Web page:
France, the former colonial ruler, began sending in troops, helicopters and warplanes on Jan. 11 to turn the tide after the armed Islamists began encroaching on the south, toward the capital. French and Malian troops seized Gao during the weekend and took Timbuktu on Monday. The Islamists gave up both cities and retreated into the surrounding desert.
In Gao’s main market, women returned to work on Wednesday without the black veils required by the Islamists. They wore vibrant patterned fabrics and sported makeup.
While most crowds in the freed cities have been joyful, months of resentment toward the Islamists bubbled into violence in Gao.
Video footage filmed by an amateur cameraman and obtained by The Associated Press shows a mob attacking the symbol of the extremists’ rule, the Islamic police headquarters.
Some celebrate cheering “I am Malian,” while others armed with sticks and machetes attack suspected members of the Islamist regime. The graphic images shot Saturday show the mob as they mutilate the corpses of two young suspected jihadists lying dead in the street.
Gao’s mayor and governor met Wednesday with community elders in an attempt to bring a halt to the vigilante attacks.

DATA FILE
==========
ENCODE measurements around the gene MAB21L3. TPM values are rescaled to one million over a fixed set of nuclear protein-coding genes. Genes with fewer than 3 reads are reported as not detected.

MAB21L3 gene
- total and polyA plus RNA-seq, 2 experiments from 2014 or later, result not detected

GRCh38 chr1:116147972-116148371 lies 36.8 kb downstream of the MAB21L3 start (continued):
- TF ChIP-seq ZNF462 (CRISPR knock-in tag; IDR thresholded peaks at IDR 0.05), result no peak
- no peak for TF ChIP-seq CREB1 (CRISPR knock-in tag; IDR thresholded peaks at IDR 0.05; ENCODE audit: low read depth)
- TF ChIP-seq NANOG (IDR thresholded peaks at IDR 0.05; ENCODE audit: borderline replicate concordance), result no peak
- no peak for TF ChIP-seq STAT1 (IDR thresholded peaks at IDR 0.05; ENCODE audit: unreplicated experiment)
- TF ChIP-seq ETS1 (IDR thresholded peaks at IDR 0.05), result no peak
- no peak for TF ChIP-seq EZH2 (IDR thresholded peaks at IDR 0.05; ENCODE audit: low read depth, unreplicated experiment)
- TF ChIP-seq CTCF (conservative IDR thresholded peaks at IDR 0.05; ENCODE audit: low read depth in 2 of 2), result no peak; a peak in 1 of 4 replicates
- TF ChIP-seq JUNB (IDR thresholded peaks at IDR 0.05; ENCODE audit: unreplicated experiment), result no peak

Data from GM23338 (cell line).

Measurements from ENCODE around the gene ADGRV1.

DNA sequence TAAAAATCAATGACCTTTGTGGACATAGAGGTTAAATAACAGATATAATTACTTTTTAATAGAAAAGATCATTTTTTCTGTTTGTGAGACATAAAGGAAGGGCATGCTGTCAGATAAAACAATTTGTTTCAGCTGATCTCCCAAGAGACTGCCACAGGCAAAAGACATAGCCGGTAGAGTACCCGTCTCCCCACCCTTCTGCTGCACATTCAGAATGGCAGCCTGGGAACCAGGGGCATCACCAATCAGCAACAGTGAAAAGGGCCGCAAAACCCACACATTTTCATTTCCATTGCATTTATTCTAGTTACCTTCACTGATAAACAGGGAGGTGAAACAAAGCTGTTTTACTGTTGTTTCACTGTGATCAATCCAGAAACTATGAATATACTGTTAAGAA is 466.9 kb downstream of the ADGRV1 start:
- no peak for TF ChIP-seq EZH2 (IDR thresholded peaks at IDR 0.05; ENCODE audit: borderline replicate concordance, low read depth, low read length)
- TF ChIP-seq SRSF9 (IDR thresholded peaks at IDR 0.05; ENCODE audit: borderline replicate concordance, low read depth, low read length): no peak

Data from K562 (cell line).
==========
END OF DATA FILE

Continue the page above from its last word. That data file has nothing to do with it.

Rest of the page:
There are 3,500 French troops involved in the operation and 2,900 Africans, according to the latest figures from the French Defense Ministry.
Mali’s military was severely affected by a military coup last year coup and has a reputation for disorganization and bad discipline. Malian soldiers have been accused of fatally shooting civilians suspected of links to the Islamists. The military has promised to investigate the allegations.


Mother of ‘nut rage’ Korean Air heiress questioned

Updated 4 min 8 sec ago
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Mother of ‘nut rage’ Korean Air heiress questioned

SEOUL: The scandal engulfing the Korean Air dynasty widened Monday as 69-year-old matriarch Lee Myung-hee faced police questioning over allegations she assaulted employees including household staff and construction workers renovating her home.